Mongolian Barbecue was invented by a Chinese comedian living in Taiwan back in the 1950s.
In recent years, coffee culture has really taken off in Ulaanbaatar. When before Mongolia was a strictly tea-drinking culture, it’s slowly shifting to be a coffee drinking one. In the capital, at least.
Today, local roasters are bringing in beans from around the world and coffee shops are as cool as ones you’d find in Seoul or New York. Cups of coffee are reasonably priced, usually costing between 5,000 to 10,000 tugrik. That’s equal to $1.50 to $3 USD.
There are no Starbucks in Mongolia. This means small, Mongolian-owned places can thrive.
Below are 10 of my favorite locally-owned coffee shops in Ulaanbaatar.
While there are plenty of local coffee shops to choose from, chains like Coffee Fellows and Tous le Jours are also very good.
One of the most common questions I get asked about being an expat in Mongolia is about the drinking and nightlife scene. People just have no idea what to expect, and that’s fair. I honestly didn’t either.
What I did discover blew me away.
Ulaanbaatar is a young, lively city with something always going on, especially in the warm, summer months. Locals love to go out and socialize, and they’re always dressed to impress! The dress code for a night out in Ulaanbaatar is usually smart casual meets on trend. This is not a city you’ll want to go out in your hiking boots in!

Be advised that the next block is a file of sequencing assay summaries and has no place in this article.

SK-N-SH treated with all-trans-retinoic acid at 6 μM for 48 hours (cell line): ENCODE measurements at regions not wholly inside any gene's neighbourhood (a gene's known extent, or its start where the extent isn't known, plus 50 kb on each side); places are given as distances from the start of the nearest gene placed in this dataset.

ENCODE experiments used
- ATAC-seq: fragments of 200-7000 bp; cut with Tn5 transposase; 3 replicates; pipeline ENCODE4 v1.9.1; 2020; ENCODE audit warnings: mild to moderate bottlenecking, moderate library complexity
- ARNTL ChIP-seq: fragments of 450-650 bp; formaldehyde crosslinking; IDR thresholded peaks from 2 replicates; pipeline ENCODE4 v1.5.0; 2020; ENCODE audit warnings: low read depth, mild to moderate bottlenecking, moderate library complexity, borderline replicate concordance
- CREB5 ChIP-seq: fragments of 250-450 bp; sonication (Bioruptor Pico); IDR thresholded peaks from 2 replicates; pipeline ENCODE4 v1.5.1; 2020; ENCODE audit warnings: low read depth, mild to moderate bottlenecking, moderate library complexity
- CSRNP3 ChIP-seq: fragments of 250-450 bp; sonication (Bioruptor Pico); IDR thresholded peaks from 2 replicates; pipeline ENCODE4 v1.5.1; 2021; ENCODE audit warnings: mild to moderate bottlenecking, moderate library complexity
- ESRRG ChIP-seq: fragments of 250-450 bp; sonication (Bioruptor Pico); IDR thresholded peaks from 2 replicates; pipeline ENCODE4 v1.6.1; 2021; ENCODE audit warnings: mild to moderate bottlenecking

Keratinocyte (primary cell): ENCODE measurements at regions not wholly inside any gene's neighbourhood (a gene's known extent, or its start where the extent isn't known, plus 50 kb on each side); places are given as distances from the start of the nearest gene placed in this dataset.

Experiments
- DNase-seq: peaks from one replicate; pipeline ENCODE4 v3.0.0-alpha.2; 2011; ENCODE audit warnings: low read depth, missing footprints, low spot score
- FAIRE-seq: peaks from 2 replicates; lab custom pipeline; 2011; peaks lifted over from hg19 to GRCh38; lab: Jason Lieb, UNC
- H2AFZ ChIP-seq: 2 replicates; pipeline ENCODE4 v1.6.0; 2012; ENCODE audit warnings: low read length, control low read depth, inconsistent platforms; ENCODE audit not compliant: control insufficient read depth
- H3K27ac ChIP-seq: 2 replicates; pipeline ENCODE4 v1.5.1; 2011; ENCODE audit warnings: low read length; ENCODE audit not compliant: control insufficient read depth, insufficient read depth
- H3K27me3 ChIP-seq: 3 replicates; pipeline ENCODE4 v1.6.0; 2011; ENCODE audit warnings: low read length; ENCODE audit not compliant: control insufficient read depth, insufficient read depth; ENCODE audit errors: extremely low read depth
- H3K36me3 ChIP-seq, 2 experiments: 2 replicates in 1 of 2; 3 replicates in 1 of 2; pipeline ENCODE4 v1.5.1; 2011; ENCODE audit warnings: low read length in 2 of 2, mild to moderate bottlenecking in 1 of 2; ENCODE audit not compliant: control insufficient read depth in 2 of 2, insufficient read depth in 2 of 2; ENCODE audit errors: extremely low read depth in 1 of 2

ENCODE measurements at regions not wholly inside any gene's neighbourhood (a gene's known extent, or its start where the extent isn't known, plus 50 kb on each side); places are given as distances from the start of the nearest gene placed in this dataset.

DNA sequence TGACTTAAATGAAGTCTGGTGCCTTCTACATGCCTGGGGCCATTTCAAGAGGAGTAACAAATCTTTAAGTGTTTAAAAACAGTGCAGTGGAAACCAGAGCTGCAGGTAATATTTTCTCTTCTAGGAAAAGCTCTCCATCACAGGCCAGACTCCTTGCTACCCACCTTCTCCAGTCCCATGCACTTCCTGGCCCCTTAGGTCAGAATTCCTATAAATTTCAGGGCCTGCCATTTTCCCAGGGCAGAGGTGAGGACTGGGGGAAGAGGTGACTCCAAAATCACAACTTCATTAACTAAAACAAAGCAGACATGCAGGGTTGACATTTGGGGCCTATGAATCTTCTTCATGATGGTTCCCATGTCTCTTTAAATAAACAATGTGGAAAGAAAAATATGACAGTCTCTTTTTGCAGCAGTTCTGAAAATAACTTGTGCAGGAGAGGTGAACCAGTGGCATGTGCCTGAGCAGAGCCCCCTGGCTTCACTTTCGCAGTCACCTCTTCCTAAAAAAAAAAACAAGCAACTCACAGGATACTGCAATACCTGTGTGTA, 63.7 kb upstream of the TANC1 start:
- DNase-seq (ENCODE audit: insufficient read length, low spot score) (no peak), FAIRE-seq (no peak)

Whether you’re looking for a chill place to sit outside and have a beer or a night out on the town, Mongolia’s capital city has it all. And I can’t forget karaoke, Mongolians absolutely love it!
Just like coffee culture, Ulaanbaatar’s cocktail scene has really taken off in recent years.
With well-made balanced cocktails becoming the norm, it’s easy to find good drinking bars in Ulaanbaatar. Most cocktail bars have their own menu of specially designed drinks, but you can always order a classic like a negroni. Which is usually my go-to.
These are the places I consider to be the best bars for good cocktails in Ulaanbaatar.
Expect drinks to be priced between 25,000 to 35,00 tugrik, $7.50 to $10.25 USD, at the places above. I promise they’re worth every Mongolian tugrik.
Mongolians aren’t just great beer drinkers, they’re good brewers, too. The best local Mongolian beers are Golden Gobi, Sengur, Chinggis Beer, Niislel, Hops and Rocks, and GEM.
You can usually find these beers on draft or sold by the bottle or can at these beer gardens and restaurants.
You’re going to be surprised to hear this, but Ulaanbaatar has a small but great club scene. You can dance until the early hours of the morning at any of the places on this list.
Even if karaoke isn’t your thing, it’s something you have to do when you’re in Ulaanbaatar.